अब भी उलझन होती है
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Wakt ka kya hai….


वक्त का क्या है
यूँ ही रेत बन
उंगलियों से फिसल जाता है
लाख कर लो मिन्नतें
पलट के नहीं देखता
यूँ ही धोका दे जाता है
ख्वाइशों का क्या है
यूँ ही पंख लगा
हर सू उड़ जाती है
लाख लगो लो लगाम
हाथ नहीं आती
यूँ ही दिल सुलगा जाती हैं
नज़र का क्या है
यूँ ही आवारा बन
दुनिया देख आती है
रस्मों की दे लो लाख दुहाई
अनसुना कर देती है
यूँ ही ललसा जाती है
आग ही है
जो वक्त से लड़ जाती है
शोले कुछ कर गुज़रें
ऐसी हवा चलाती है
ये कर जाए घर तो
यूँ ही दिल तड़पा जाती है
और मोहब्बत ही है
जो वक्त बाँध लेती है
ख्वाइश को राह दिखा देती है
नज़रों को ठिकाना देती है
मुझे और तुझे
बस यूँ ही संभल लेती है
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Book Review: The Girl Who Loved A Pirate

Book: The Girl Who Loved A Pirate

Author: Kulpreet Yadav

Genre: Fiction/Crime

Publication: Rumor Books India

An author signed book is a prized possession for book lovers. And when ‘The Girl Who Loved A Pirate’ arrived at my door step, I was happy to receive yet another book with a note from author.

I haven’t read the earlier book in this series which I am guessing introduced the reader with ‘Andy Karan’ the spy.

This story is about a ruthless pirate wanted by the Malaysian government. Andy Karan, an undercover spy has dual job as a journalist trying to unearth drug don in Goa and a secret mission for the Indian government with the help of the pirate.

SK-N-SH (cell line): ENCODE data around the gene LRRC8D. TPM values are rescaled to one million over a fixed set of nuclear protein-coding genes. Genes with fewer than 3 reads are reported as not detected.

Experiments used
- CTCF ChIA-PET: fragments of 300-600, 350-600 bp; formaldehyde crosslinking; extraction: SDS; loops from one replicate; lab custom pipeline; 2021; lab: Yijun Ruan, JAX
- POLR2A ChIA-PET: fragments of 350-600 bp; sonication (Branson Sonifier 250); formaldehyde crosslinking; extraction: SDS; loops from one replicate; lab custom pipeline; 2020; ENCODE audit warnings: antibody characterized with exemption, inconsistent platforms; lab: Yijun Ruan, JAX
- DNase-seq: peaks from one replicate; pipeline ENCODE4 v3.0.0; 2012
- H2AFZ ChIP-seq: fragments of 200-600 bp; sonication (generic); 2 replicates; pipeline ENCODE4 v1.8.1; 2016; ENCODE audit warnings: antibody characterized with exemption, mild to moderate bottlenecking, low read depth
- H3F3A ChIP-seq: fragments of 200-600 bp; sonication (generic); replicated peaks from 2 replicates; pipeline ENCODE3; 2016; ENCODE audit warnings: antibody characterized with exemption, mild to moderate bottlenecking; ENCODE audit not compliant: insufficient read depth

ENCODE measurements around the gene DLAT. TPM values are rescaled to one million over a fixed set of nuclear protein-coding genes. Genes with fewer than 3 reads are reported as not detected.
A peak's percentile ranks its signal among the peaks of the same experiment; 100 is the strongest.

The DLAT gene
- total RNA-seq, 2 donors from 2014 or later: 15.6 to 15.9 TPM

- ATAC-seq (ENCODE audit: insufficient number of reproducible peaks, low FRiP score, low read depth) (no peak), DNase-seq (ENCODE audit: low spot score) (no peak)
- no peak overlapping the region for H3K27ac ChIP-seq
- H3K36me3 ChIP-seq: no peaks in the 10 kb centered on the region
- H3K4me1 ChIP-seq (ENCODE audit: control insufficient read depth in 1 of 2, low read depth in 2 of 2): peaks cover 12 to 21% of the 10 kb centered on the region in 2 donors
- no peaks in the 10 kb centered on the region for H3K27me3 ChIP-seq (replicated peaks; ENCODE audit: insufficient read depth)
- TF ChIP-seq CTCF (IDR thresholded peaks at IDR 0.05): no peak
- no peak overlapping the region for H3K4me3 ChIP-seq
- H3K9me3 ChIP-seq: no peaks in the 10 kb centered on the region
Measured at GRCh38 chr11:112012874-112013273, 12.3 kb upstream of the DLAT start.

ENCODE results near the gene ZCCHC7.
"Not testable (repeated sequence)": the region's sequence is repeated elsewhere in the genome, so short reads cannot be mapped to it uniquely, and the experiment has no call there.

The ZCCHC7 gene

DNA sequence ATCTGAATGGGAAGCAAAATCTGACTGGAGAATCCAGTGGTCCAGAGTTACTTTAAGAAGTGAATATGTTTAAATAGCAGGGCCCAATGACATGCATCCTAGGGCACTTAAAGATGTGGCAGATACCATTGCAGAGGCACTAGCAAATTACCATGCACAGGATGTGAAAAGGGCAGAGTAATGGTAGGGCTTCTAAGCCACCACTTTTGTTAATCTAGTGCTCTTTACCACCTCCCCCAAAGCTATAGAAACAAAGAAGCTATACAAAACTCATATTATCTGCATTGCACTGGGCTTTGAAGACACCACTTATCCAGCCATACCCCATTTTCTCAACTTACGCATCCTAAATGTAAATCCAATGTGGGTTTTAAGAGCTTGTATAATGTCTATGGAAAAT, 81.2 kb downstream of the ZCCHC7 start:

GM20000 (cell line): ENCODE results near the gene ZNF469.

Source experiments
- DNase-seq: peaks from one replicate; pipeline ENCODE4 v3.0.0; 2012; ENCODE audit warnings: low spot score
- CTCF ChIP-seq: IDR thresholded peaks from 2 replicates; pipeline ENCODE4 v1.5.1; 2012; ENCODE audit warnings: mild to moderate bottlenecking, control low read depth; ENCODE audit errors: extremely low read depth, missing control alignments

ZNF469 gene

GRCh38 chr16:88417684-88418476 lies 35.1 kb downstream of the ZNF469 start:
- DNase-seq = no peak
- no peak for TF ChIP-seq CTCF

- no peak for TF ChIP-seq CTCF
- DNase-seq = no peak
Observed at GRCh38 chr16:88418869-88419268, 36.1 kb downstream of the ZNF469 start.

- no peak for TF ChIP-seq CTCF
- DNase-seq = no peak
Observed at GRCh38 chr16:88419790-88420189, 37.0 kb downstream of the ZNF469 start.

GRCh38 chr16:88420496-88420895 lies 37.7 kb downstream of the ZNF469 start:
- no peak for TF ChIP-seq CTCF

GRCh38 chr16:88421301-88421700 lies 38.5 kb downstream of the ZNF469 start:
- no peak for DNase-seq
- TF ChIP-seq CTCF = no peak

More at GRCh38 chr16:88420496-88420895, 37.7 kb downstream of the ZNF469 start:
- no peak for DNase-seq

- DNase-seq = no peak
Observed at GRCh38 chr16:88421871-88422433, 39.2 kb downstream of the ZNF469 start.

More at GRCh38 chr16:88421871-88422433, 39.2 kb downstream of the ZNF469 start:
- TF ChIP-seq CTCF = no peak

In a series of events that take the reader from Goa and the rave parties to the high seas where drama unfolds as pirates and Filipino crime hardened sailors take on each other. The leader of pirates battles with an urge to go against the government mission for safety of his lady love. The Indian coast guards and Navy along with Andy Karan come into play for the sake of mission. All in all there is a lot of action going on from the word go of the story. The subtle love story of pirate leader ‘Ba-qat’ and Andy Karan’s escapades with drug lords of Goa run parallel in the story.

The story however begins with Kurukshetra and Karan in his dying moments. I was expecting a ‘Karan-esque’ end to the story, Mahabharata style. Or that the pirate and spy stumble upon a dark secret of being brothers….a la Karan Arjun style. But as there was nothing of that sort, I was confused as to why the prologue  was the way it was.

Also I felt that since the story was named ‘The Girl Who Loved A Pirate’, there was very less mention of ‘Dao-Ming’ the pirate’s lover. She is in background with Andy Karan’s drug investigations and pirate’s action taking the center stage. I would have liked to see the girl in more prominent role may be as a spy herself who falls for a pirate and that would have justified the title of the book too. May be like the lead character ‘Lisbeth Salander’ of Millennium series by Stieg Larsson like ‘The girl who played with fire’ and the first one ‘The girl with the dragon tattoo’.

The book is a nice read with author’s knowledge about ships and seas shining through. The story also keeps the reader engaged and guessing throughout with fast action thriller. I would like to read more from the author…